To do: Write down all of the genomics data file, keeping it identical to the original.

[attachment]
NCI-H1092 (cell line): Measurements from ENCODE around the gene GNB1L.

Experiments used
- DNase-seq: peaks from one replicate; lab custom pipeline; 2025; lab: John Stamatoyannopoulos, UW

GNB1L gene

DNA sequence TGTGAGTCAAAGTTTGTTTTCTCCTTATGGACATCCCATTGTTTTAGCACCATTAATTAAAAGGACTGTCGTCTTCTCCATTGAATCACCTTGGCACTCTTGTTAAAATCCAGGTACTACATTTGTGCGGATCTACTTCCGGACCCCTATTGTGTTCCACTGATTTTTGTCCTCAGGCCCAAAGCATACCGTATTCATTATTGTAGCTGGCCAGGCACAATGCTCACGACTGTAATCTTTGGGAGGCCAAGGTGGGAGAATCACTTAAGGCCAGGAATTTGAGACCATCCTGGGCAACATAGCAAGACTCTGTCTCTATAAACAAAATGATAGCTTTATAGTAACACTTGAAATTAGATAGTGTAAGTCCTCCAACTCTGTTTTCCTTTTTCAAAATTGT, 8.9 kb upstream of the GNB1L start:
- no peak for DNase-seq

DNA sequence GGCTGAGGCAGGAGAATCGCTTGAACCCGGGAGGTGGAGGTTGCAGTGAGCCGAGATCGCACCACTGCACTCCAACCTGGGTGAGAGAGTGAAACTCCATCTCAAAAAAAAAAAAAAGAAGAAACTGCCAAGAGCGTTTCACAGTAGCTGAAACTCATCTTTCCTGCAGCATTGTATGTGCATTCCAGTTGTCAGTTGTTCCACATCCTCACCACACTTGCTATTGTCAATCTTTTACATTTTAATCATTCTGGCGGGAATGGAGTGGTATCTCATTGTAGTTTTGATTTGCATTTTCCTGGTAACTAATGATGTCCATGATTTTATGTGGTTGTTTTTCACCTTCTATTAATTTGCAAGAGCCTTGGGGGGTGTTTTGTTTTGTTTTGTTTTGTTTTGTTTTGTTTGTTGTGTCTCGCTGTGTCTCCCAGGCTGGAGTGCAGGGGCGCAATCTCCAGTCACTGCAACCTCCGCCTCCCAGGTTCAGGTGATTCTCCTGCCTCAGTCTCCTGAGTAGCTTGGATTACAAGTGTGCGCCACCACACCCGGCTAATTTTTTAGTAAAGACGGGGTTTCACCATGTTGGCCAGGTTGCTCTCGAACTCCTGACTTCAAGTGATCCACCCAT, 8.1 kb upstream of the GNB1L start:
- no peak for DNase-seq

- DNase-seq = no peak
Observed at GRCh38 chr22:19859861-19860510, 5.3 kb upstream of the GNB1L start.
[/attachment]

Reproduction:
NCI-H1092 (cell line): Measurements from ENCODE around the gene GNB1L.

Experiments used
- DNase-seq: peaks from one replicate; lab custom pipeline; 2025; lab: John Stamatoyannopoulos, UW

GNB1L gene

DNA sequence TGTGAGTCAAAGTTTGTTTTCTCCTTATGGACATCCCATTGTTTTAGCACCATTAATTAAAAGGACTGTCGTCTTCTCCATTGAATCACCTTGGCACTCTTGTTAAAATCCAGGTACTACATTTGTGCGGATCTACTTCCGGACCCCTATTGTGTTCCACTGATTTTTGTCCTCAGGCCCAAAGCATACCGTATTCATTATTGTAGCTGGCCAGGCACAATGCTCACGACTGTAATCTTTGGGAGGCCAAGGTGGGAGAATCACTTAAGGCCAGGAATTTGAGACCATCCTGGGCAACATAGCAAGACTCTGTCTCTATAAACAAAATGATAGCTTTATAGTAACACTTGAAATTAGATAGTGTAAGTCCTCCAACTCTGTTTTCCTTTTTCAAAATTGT, 8.9 kb upstream of the GNB1L start:
- no peak for DNase-seq

DNA sequence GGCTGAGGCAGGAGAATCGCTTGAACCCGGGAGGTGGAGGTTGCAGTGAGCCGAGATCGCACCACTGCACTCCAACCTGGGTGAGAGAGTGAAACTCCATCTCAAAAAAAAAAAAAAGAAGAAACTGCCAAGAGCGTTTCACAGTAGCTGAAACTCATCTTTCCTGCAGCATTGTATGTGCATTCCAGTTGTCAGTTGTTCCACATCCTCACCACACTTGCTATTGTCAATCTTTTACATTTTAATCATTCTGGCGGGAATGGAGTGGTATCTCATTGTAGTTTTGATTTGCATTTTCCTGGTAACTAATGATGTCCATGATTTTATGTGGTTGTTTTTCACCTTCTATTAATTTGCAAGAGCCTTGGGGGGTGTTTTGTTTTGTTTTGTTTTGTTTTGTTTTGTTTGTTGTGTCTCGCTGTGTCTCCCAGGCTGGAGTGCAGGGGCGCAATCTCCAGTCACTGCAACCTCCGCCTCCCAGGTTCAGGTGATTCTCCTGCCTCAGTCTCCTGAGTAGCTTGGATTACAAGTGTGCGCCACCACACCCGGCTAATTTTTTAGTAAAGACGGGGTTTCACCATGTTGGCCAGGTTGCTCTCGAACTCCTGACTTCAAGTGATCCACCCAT, 8.1 kb upstream of the GNB1L start:
- no peak for DNase-seq

- DNase-seq = no peak
Observed at GRCh38 chr22:19859861-19860510, 5.3 kb upstream of the GNB1L start.